“You are a beacon. But my god, unless you build a foundation around them, they are literally the lighthouse looking out over the sea. But we need ships in the sea to fill the land,” he said.

The Canadians will return to the Edmonton court to continue their silver medal run.

“It would be better to be world No. 1 but looking back it’s amazing how far we’ve come and what we’ve achieved,” said Katherine Plouffe.

From left, Michelle Plouffe, Paige Crozon and Katherine Plouffe celebrate their World Cup semi-final victory. (Tom Goyvaerts/Belga Mag/AFP via Getty Images)

They then travel to tournaments in France and Romania before returning to Canada for events in Quebec City and Montreal. If they accumulate enough wins and points, they will be among the eight teams that qualify for September’s World Tour Finals in Romania.

There are a total of 11 events leading up to the finals, but the Canadians will not take part in all of them. Everything builds on Olympic qualification – if Canada’s men’s and women’s teams are good enough, they’re both allowed to qualify.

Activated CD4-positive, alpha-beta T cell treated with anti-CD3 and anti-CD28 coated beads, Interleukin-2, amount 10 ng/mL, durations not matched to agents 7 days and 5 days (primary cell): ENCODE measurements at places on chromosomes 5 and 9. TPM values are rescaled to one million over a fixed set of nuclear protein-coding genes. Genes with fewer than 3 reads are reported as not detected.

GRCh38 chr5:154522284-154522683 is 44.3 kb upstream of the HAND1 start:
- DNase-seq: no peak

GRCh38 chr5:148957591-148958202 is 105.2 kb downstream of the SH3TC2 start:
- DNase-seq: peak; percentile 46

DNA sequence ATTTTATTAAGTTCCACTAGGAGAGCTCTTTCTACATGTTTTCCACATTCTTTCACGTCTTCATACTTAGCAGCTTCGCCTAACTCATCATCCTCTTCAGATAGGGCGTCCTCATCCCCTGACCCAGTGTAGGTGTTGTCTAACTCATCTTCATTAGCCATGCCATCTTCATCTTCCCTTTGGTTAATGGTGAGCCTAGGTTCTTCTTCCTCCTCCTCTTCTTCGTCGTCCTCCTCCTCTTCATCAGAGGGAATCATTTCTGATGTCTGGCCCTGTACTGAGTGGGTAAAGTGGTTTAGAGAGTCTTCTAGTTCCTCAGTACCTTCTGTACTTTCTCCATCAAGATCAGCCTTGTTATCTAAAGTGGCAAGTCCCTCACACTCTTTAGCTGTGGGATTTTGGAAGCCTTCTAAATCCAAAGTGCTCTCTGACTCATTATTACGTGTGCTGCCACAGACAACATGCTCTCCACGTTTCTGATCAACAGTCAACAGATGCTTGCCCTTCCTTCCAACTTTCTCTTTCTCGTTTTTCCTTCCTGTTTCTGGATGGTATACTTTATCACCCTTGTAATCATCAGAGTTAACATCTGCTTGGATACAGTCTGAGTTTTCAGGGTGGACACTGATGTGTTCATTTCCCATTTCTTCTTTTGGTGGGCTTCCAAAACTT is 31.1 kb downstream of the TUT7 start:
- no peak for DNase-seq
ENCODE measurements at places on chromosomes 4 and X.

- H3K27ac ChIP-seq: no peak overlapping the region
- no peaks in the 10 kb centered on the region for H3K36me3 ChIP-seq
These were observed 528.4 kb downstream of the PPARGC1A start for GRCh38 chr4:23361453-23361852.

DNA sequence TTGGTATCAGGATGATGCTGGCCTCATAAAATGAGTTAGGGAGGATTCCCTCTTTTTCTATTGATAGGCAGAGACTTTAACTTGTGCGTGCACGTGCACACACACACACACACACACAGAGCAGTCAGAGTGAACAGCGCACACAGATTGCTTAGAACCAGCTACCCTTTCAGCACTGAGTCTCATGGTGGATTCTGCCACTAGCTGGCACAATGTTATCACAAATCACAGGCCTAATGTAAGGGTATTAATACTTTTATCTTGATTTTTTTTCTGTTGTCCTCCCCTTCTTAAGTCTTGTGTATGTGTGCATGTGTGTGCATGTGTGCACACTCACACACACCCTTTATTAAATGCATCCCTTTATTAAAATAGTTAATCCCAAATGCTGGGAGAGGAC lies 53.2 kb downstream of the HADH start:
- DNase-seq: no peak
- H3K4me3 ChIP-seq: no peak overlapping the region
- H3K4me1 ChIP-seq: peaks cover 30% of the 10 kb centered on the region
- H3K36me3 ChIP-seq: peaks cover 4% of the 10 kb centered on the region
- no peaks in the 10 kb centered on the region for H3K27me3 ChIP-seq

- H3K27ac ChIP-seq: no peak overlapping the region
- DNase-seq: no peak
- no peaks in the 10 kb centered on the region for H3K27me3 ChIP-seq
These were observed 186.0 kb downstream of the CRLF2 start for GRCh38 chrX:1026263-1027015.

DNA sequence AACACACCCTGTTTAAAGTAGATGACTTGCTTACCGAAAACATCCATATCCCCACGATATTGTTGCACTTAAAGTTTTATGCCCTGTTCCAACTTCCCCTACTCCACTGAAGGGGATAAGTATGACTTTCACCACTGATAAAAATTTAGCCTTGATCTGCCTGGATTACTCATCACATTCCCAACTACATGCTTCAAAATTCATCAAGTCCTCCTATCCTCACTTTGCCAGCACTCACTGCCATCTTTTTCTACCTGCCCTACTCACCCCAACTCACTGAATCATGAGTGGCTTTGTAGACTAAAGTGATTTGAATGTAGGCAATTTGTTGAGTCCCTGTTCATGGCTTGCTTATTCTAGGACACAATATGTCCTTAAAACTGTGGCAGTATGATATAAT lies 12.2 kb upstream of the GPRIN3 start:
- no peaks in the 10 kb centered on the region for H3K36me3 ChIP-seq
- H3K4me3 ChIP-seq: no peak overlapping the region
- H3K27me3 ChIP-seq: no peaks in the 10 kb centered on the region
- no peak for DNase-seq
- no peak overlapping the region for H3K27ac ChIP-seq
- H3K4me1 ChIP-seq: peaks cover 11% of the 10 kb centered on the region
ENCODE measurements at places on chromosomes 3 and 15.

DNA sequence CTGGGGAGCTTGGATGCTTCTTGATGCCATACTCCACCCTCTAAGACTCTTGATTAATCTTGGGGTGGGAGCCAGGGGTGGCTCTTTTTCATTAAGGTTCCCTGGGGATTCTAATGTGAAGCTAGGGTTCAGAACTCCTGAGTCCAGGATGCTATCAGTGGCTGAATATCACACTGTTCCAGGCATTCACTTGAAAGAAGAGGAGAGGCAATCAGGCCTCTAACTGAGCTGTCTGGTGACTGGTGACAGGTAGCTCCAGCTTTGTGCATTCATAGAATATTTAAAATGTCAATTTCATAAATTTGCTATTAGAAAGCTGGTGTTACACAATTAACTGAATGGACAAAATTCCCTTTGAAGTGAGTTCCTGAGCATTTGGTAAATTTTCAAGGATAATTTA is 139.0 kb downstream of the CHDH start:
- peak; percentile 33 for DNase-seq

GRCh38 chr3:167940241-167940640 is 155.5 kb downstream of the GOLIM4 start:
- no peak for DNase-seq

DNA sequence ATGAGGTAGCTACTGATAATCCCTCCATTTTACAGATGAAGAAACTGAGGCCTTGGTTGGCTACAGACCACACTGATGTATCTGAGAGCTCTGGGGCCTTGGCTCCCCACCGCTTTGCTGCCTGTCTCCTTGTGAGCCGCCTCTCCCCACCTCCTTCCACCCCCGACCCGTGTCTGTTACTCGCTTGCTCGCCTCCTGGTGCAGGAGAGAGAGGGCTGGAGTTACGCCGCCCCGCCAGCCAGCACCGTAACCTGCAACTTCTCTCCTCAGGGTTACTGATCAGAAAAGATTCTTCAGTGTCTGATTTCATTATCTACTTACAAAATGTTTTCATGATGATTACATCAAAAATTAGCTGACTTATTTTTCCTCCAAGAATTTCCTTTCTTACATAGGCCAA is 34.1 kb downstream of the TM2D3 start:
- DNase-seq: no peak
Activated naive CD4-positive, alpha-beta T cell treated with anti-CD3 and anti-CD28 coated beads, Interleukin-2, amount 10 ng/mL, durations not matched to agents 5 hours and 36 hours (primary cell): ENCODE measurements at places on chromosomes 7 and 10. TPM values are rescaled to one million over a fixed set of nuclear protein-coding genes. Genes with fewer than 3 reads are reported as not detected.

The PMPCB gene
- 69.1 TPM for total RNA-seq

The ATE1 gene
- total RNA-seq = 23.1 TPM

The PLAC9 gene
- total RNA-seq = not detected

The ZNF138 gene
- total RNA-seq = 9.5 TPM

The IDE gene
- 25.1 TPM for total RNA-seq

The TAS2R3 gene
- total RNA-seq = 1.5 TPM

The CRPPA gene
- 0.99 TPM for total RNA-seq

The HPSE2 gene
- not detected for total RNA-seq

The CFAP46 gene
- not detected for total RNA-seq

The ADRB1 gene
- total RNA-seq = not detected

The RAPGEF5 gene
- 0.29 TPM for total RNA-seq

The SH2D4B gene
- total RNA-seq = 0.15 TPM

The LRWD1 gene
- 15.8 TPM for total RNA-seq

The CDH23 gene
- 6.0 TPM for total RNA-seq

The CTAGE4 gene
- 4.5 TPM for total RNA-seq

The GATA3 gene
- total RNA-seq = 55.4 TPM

Yeung said that since about 30 countries participate in the World Series but only eight or 12 participate in any given tournament, most teams, like Canada, only participate in about five events.

For the time being, the women’s circle will remain narrow. But Michelle Plouffe is happy to have her sister with her.

“We make up half of the team. We spend all our time together and it’s just been a rollercoaster ride. … We had to wear many different hats and play many different roles.

“But to see her step up and just work together and achieve some of the things that we have that mostly go unnoticed but small gains, has just been a true blessing.”